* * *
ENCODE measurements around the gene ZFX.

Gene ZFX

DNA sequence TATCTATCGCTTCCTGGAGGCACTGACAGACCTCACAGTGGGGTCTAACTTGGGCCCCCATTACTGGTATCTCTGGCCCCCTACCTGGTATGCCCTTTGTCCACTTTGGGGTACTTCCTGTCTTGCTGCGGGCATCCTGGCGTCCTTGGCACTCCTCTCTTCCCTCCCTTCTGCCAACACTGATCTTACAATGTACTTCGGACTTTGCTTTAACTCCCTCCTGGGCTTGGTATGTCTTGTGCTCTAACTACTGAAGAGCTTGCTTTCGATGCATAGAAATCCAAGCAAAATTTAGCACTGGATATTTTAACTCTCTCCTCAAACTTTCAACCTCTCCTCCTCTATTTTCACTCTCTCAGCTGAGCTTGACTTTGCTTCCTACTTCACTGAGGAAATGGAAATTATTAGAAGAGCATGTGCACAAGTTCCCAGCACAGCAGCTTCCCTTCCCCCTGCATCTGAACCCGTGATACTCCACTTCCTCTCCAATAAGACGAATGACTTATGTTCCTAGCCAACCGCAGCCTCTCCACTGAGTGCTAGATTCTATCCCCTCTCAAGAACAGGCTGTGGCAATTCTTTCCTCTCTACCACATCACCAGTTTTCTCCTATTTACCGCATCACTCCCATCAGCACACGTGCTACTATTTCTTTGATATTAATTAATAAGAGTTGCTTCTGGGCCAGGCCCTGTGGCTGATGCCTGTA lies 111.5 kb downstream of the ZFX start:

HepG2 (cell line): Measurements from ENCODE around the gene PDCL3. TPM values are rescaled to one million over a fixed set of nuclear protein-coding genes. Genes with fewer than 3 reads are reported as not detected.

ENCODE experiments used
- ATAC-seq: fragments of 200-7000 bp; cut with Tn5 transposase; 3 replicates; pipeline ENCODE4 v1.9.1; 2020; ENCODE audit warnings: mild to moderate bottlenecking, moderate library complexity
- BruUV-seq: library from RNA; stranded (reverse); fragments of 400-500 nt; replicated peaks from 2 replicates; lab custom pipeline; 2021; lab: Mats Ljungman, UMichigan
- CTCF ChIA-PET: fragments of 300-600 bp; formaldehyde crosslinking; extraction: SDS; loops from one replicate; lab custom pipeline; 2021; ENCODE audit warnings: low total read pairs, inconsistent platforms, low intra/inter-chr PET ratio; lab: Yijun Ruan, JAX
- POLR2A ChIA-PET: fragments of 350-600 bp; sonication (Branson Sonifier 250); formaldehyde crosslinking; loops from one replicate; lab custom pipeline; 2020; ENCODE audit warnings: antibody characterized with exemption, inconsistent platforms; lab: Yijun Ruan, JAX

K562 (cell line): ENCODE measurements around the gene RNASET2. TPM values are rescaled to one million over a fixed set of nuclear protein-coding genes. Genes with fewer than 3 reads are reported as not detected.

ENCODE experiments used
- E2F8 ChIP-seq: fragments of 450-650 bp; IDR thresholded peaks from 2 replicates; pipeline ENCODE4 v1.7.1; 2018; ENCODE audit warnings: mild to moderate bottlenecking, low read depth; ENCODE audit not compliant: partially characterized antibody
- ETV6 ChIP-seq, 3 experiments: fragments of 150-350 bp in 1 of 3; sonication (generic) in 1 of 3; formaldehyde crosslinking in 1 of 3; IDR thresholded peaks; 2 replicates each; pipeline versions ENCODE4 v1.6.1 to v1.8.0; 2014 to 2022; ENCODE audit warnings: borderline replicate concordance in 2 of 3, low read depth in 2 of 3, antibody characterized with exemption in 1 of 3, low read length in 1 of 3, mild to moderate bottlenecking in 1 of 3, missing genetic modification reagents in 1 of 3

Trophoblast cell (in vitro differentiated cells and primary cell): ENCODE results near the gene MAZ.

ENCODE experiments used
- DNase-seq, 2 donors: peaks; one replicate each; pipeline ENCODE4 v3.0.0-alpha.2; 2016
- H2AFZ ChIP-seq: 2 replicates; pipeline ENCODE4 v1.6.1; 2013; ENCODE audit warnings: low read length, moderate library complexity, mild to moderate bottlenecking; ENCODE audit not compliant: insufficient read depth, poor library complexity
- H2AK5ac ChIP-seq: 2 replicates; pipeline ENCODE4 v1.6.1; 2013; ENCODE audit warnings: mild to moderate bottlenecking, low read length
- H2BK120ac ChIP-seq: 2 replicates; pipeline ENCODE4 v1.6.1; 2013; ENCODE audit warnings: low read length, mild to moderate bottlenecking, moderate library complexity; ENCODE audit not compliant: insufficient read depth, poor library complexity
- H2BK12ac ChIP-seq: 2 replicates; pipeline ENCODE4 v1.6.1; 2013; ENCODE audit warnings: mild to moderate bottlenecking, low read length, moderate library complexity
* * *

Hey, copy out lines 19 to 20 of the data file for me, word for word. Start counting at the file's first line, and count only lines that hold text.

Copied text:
- H2BK120ac ChIP-seq: 2 replicates; pipeline ENCODE4 v1.6.1; 2013; ENCODE audit warnings: low read length, mild to moderate bottlenecking, moderate library complexity; ENCODE audit not compliant: insufficient read depth, poor library complexity
- H2BK12ac ChIP-seq: 2 replicates; pipeline ENCODE4 v1.6.1; 2013; ENCODE audit warnings: mild to moderate bottlenecking, low read length, moderate library complexity